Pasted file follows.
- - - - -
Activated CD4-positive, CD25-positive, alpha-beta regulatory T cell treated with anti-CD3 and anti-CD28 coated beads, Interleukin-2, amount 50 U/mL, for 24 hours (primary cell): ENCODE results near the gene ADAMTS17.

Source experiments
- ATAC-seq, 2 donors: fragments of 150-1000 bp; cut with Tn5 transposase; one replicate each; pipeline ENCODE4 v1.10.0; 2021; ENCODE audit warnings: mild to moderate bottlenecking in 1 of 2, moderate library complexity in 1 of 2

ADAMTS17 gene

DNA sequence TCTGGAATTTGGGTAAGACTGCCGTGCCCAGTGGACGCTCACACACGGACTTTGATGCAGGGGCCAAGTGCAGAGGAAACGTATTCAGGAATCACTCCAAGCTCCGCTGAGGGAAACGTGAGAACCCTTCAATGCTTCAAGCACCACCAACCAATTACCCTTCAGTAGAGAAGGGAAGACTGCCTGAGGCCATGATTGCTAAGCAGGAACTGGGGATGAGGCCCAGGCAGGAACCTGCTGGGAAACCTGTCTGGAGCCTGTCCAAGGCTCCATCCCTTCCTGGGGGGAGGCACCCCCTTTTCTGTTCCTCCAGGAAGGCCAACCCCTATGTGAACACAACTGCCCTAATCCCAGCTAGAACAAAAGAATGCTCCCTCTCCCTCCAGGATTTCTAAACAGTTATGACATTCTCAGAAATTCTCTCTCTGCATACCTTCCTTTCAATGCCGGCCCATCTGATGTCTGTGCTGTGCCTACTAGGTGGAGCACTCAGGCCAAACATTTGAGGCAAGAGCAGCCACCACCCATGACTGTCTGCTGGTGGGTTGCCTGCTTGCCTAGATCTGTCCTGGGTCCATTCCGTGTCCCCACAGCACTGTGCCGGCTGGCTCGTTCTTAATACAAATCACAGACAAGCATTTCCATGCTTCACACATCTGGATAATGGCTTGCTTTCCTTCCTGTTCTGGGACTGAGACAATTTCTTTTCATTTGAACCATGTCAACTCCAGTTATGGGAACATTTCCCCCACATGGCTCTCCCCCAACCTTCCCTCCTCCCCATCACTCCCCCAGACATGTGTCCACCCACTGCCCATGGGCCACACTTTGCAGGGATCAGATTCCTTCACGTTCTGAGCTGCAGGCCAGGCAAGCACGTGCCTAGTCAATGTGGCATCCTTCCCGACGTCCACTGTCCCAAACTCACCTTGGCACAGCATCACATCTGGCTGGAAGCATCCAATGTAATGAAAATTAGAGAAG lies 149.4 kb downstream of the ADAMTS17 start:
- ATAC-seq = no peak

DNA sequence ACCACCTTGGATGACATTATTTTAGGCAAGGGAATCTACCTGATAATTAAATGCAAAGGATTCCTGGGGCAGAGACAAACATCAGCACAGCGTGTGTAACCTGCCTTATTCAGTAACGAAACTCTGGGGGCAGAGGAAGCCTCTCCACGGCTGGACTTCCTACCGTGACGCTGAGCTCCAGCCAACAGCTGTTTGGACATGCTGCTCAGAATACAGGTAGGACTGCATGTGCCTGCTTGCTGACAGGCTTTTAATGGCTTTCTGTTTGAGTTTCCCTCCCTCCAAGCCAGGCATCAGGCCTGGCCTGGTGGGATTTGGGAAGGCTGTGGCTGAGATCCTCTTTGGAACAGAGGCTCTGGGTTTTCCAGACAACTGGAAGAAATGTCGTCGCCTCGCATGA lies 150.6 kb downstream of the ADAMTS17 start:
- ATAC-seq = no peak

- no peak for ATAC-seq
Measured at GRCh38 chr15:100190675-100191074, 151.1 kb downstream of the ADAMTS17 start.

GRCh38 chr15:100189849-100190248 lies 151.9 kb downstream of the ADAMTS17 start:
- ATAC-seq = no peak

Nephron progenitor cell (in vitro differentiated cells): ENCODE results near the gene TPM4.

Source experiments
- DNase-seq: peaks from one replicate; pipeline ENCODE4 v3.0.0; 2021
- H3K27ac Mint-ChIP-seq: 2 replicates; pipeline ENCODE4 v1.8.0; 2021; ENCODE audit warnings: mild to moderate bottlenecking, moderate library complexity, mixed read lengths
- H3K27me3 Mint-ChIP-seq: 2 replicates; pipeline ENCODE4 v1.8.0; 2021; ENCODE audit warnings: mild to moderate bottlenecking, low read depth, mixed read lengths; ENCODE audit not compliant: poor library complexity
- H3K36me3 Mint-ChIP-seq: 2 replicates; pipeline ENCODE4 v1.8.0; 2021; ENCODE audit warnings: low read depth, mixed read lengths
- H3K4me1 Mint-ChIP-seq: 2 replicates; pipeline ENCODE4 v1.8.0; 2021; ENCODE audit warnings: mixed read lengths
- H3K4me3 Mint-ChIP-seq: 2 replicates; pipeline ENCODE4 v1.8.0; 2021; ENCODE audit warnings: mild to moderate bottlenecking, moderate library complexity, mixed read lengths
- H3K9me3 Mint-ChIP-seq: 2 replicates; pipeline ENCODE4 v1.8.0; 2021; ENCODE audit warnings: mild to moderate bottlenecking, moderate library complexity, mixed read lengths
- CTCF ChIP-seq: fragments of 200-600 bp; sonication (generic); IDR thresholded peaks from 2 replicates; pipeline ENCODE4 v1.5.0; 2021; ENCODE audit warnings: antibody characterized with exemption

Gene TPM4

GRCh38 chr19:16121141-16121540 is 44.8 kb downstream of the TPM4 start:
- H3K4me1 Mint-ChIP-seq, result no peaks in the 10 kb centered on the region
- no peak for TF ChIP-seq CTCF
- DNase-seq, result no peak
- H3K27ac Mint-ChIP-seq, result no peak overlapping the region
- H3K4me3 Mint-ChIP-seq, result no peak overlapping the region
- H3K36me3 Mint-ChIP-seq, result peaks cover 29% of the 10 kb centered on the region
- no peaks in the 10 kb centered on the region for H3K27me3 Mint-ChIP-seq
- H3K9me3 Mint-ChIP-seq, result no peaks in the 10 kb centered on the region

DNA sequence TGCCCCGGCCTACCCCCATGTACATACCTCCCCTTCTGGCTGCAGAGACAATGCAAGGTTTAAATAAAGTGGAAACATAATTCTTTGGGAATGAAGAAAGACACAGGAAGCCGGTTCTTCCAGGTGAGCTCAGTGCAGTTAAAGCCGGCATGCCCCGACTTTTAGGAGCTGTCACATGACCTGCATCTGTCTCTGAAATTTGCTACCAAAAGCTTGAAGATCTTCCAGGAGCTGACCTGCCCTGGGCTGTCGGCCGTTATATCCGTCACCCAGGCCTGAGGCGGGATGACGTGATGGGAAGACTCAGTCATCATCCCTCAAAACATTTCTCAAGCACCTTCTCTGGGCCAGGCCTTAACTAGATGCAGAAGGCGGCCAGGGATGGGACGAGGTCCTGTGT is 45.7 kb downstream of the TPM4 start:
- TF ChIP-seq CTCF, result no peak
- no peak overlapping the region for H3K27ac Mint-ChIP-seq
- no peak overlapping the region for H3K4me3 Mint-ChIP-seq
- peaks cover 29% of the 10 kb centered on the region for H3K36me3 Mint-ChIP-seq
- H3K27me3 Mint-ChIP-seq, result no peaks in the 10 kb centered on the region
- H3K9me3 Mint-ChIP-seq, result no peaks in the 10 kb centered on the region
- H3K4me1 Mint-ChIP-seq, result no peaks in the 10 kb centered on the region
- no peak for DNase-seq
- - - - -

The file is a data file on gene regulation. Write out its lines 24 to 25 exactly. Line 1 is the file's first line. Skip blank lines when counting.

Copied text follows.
GRCh38 chr19:16121141-16121540 is 44.8 kb downstream of the TPM4 start:
- H3K4me1 Mint-ChIP-seq, result no peaks in the 10 kb centered on the region